Stimulus Packages Floated Across The World India, Spain, South Korea and China may all see stimulus packages. MIT economist Simon Johnson explores whether a bailout movement is taking shape or whether it's just more of the same.
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Stimulus Packages Floated Across The World

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Stimulus Packages Floated Across The World

Stimulus Packages Floated Across The World

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From the studios of NPR West, this is Day to Day. I'm Madeleine Brand.


And I'm Alex Cohen.

BRAND: Stocks are higher today here and around the world on news that the U.S. and other governments announced plans to stimulate the various economies around the world. Simon Johnson is an economics professor at MIT Sloan. He's here now. Welcome to the program.

Dr. SIMON JOHNSON (Sloan School of Management, MIT): Hi.

BRAND: So how big a deal is this, the plan, at least in the United States, that Barack Obama plans a massive public works program and a stimulus plan? Is this going to do it for the economy?

Dr. JOHNSON: I think we will start to make progress that will impact the rest of the world, hopefully turning a corner and getting a recovery started sometime in 2009.

BRAND: I know that's what governments in the rest of the world are doing. I know there are various stimulus packages in countries in Europe, for example?

Dr. JOHNSON: Yes, everybody, it seems, has a got a little bit of the stimulus package bug, so there's a fair amount of stimulus going in, one percent of GDP, a little bit more in most economies. The headline accounting sea is often a little bit misleading, but when you strip it all down, a little bit more than one, 1.5 percent of GDP in industrialized countries is what I'm expecting that we'll end up with. And that's also helpful.

BRAND: So tell us a little bit more about these policies. I mean, we're sort of throwing around the world stimulus, but it can mean many different things.

Dr. JOHNSON: That's (glitch), and it should mean different things in different countries. You know, the IMF started calling (glitch) stimulus as a response to the slowing global economy back in January. But it has always emphasized that what you need to do and how you do it should vary with your circumstances.

So in the U.S., for example, I think infrastructure, say, makes a lot of sense. We have a fair amount of decrepit infrastructure, and there's lot of projects that are so-called ready to go. So you can get the money out quickly. And normally, that's not the case. An infrastructure (glitch) in general takes more time to get into the economy than do, for example, tax cuts.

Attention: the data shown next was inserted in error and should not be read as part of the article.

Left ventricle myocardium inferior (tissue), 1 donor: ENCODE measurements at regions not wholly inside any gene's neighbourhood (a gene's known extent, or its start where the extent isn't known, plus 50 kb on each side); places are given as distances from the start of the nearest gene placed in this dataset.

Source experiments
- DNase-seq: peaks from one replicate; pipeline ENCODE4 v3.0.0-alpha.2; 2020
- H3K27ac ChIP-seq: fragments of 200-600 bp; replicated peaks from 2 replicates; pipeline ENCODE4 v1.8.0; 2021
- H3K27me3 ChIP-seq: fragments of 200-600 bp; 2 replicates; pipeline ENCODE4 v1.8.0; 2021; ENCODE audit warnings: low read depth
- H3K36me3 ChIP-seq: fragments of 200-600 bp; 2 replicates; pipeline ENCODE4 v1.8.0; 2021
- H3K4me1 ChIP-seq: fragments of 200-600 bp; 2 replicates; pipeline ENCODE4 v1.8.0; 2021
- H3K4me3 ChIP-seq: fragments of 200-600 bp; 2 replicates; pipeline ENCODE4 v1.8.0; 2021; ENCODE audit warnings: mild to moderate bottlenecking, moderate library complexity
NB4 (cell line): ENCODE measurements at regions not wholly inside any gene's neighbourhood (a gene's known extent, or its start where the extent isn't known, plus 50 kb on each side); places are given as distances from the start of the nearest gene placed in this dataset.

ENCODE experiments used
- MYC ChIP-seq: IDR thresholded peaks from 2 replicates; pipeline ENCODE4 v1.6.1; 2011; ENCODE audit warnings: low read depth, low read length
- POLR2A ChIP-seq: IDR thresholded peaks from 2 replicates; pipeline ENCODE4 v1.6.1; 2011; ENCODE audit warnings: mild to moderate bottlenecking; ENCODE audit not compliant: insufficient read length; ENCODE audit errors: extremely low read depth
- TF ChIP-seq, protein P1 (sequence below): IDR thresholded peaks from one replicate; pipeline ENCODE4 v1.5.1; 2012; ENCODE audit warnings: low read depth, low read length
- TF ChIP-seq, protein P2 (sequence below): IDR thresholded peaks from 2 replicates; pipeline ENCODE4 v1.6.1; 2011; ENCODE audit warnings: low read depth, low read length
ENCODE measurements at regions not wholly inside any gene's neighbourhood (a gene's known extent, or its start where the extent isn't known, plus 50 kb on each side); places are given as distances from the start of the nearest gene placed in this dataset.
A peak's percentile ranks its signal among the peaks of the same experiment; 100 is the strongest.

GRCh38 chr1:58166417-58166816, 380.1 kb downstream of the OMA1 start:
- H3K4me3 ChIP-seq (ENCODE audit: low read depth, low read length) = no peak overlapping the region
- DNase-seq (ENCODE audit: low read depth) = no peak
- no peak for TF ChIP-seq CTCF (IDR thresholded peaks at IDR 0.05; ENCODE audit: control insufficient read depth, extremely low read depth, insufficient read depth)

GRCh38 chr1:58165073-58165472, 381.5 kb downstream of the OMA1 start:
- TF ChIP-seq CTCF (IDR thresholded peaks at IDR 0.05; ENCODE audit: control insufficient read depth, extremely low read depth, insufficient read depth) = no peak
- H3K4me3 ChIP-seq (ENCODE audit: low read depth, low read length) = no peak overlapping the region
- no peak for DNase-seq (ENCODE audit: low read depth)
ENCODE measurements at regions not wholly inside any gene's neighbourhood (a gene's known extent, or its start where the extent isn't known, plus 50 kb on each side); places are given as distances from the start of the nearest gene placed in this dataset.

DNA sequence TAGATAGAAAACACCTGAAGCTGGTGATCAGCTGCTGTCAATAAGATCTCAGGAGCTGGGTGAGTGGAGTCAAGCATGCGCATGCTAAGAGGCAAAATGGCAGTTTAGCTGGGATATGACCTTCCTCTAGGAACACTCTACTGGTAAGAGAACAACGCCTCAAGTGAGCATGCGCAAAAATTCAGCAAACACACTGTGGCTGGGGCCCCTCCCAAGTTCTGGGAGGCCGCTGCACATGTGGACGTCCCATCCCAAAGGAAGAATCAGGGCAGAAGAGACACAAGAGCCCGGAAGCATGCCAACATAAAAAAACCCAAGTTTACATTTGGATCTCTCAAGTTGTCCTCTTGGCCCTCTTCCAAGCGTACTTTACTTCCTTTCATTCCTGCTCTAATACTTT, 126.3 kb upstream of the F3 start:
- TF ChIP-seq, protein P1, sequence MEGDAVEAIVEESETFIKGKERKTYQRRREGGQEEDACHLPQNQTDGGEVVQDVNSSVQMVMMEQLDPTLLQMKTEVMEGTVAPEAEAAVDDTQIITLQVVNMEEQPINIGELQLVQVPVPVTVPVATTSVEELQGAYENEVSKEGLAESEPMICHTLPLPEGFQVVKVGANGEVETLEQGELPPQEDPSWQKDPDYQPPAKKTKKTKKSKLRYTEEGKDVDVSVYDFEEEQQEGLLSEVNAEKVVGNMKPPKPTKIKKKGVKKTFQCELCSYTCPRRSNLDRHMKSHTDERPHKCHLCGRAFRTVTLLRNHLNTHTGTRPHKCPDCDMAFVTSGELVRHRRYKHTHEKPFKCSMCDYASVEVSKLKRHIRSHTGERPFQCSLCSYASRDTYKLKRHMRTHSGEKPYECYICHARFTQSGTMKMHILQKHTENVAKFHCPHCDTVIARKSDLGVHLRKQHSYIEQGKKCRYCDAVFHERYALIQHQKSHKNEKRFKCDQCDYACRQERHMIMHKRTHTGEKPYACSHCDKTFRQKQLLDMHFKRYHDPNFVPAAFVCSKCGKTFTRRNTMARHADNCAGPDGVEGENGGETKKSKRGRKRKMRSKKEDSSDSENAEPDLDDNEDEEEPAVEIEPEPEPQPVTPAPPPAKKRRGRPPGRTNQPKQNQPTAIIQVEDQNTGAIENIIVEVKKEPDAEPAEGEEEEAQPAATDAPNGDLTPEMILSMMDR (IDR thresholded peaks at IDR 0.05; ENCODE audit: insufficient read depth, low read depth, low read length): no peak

So different countries are mixing it up in different ways. The British are going for a bit more of a tax cut, for example. (glitch) for government spending.

BRAND: Well, here in the United States, you said that these projects are ready to go. How soon would we see the effects from this investment in public works?

Dr. JOHNSON: Well, there'll be a package. The fiscal package will be not just public works. It will have some shorter-term income-support features. The unemployment benefits piece is already in the works, and there's going to be more money for food stamps, and there's more money probably supporting student loans.

And these are things that get into economy fairly quickly. I think (glitch) it looks like some sort of tax cuts to come through that hopefully what would be intended to have some immediate consequences in the infrastructure. (unintelligible) comes in, let's say, into the first quarter, beginning second quarter of 2009. It doesn't ramp up that quickly. It's a problem.

Ready-to-go projects, you can get them out the door, and you can start building the roads or rebuilding the bridges. But then there's a bit of a hiatus until you can get more (glitch) (unintelligible). And you do want to spend the money wisely. You don't want to have any kind of backlash against this increased government spending. There are sensible projects in the U.S. They've got to be selected at the (glitch) and so on. So I don't think you should really expect a miracle from these policies.

BRAND: So you're saying that they could start at the end of the first quarter. So, hmm, maybe sometime by the end of the year we might be seeing the effects? The end of 2009 I'm talking about.

Dr. JOHNSON: Yes. And this is one of the gambles that by the time it really hits the economy, you just don't know whether the economy's going to need it anymore. So it's possible that the economy will start to recover by itself, and this fiscal stimulus will be overkill.

I don't think that's the case. I think it will arrive actually just when we really need it the most. But there's no question about it, it's a gamble.

BRAND: Simon Johnson, a professor of global economics at MIT Sloan. Thank you very much.

Dr. JOHNSON: My pleasure.

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